Vladimir Putin has signed a controversial law partially decriminalising domestic violence, in a move hailed by Russian conservatives but deplored by women's rights campaigners.
The law ends criminal liability for battery of family members that does not cause bodily harm and is not a repeat offence.
It instead makes domestic battery equivalent to minor assault, which is an administrative offence punishable by a 30,000 ruble ($700) fine, 15 days in jail, or 120 hours of community service. Repeat offences and attacks that cause injury will still be considered crimes.
Ultra conservative MPs who pushed the legislation through Parliament said it eliminates an anomaly in the law that criminalised parents smacking their children, but allowed strangers to do so with impunity, and that serious offenders will still be held accountable.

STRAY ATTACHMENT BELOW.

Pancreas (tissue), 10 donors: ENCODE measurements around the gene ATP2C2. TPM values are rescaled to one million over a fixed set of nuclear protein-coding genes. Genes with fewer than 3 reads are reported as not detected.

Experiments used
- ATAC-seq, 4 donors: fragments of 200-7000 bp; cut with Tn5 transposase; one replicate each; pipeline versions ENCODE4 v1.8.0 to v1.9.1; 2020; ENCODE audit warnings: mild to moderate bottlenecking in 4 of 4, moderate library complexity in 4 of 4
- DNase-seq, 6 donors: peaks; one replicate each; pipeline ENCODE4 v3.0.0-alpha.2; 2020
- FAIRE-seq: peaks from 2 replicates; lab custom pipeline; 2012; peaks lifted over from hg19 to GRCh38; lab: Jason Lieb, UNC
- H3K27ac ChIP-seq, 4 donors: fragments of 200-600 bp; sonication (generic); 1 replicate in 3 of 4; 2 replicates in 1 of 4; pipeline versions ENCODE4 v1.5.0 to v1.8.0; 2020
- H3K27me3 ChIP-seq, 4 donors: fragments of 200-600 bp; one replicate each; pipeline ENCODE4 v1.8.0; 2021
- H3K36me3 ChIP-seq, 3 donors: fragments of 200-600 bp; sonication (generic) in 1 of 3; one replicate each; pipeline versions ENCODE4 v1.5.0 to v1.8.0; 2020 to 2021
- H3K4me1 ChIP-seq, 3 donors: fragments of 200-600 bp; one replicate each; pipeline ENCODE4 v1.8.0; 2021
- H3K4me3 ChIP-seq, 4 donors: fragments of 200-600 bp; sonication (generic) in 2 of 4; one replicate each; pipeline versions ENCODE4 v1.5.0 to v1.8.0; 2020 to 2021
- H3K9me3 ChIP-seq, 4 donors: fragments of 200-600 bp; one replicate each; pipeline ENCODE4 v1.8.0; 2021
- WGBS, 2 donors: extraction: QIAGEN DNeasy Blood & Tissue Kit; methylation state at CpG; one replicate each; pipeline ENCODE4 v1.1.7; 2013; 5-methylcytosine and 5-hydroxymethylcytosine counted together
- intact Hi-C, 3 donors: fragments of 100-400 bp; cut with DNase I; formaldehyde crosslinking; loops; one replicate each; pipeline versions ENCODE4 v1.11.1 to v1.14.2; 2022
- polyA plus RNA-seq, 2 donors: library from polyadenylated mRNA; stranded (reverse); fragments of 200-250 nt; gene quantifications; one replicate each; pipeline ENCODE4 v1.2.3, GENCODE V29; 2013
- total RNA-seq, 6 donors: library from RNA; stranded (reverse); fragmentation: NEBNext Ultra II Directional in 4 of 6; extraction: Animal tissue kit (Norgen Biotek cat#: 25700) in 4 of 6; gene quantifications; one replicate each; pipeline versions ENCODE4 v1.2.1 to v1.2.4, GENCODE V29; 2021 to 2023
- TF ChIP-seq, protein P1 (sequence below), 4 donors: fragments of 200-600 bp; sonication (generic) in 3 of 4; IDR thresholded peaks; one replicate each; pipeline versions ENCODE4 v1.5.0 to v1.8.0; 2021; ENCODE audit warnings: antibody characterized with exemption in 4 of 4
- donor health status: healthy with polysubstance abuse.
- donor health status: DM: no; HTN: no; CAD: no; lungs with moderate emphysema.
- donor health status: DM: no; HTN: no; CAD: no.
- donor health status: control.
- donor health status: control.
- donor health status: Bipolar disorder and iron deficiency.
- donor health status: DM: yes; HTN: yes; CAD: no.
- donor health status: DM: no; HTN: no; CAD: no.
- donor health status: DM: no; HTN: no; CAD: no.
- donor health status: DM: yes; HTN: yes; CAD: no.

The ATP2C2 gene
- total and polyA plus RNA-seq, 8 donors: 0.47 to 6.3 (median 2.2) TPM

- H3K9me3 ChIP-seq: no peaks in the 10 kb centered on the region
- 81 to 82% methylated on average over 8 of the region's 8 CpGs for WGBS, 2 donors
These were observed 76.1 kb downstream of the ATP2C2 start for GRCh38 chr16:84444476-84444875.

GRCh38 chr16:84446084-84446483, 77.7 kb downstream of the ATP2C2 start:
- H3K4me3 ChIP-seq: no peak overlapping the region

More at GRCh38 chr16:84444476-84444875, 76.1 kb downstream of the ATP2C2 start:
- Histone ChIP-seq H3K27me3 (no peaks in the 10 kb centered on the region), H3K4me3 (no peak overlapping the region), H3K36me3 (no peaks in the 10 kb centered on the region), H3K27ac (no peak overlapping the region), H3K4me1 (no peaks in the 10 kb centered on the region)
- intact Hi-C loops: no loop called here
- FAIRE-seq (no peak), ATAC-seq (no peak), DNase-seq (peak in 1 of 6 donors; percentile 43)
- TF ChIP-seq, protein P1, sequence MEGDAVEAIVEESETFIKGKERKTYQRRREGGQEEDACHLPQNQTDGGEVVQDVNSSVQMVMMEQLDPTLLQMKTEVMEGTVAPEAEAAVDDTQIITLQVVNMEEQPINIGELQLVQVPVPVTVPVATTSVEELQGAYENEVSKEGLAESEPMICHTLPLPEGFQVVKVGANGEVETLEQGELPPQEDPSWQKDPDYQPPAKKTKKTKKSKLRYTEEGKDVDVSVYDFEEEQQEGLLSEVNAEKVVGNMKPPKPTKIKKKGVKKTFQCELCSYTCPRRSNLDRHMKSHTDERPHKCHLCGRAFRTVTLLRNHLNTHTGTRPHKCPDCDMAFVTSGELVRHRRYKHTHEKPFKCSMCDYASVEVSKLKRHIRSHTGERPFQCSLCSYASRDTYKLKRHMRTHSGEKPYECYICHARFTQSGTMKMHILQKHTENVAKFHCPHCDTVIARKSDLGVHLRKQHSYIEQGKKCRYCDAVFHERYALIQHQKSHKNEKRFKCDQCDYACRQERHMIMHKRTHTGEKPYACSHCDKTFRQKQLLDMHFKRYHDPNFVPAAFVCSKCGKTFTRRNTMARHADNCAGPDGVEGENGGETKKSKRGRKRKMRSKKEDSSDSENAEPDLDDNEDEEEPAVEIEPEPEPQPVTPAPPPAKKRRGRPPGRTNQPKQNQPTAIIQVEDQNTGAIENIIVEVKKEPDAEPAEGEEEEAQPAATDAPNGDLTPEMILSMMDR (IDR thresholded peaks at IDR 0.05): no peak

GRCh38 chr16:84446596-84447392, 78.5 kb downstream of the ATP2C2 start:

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Women's groups bitterly opposed the amendment, saying it would lift one of very few legal protections against domestic violence.
Activists picketed the State Duma, Russia's Lower House of Parliament, when it considered the second reading of the bill last month.
An online petition against it attracted more than 200,000 signatures.
Nearly 38,000 people, almost three quarters of them women, suffered assault by a family member in 2013, according to Russia's Interior Ministry.